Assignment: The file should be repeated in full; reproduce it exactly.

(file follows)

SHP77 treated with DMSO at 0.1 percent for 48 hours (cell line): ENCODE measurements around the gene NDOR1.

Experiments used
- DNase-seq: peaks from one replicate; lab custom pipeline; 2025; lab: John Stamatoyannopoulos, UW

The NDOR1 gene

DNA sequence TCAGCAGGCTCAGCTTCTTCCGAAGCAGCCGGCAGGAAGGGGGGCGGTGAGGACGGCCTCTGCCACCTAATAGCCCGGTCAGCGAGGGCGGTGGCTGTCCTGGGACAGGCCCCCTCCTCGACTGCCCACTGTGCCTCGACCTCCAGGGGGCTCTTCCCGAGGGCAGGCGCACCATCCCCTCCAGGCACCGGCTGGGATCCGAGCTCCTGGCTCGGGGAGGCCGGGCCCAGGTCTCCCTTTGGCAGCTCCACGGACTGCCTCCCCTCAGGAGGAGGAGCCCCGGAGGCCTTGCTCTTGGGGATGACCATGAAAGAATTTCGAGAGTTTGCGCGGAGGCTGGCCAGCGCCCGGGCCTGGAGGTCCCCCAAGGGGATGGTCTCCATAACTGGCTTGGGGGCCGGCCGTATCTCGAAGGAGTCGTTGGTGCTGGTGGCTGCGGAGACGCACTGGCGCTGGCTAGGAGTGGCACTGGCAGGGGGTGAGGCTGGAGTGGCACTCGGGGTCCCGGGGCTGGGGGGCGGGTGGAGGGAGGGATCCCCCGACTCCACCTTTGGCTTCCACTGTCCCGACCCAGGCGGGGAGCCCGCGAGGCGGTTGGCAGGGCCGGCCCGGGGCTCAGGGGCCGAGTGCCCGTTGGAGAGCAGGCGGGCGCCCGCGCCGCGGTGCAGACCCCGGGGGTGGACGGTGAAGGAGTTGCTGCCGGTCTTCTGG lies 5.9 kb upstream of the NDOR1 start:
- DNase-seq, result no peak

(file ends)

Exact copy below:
SHP77 treated with DMSO at 0.1 percent for 48 hours (cell line): ENCODE measurements around the gene NDOR1.

Experiments used
- DNase-seq: peaks from one replicate; lab custom pipeline; 2025; lab: John Stamatoyannopoulos, UW

The NDOR1 gene

DNA sequence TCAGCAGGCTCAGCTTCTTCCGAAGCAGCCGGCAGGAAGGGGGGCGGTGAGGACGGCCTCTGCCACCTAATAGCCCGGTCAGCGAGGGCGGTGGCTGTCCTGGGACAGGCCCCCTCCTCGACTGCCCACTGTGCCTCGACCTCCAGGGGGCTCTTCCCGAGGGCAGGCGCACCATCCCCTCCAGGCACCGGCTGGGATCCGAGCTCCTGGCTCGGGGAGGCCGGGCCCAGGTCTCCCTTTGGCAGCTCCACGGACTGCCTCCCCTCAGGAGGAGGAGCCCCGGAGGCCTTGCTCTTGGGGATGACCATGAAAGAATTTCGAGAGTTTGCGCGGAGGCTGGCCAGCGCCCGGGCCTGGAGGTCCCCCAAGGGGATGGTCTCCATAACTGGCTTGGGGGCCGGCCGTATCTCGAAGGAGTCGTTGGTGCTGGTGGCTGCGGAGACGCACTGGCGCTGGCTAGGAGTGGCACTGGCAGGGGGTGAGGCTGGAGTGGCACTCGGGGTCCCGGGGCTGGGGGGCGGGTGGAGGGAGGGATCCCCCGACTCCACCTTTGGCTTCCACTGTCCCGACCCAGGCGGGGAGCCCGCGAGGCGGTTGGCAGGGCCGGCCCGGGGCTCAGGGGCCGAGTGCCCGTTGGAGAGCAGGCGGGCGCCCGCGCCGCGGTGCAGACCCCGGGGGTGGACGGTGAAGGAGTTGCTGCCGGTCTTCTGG lies 5.9 kb upstream of the NDOR1 start:
- DNase-seq, result no peak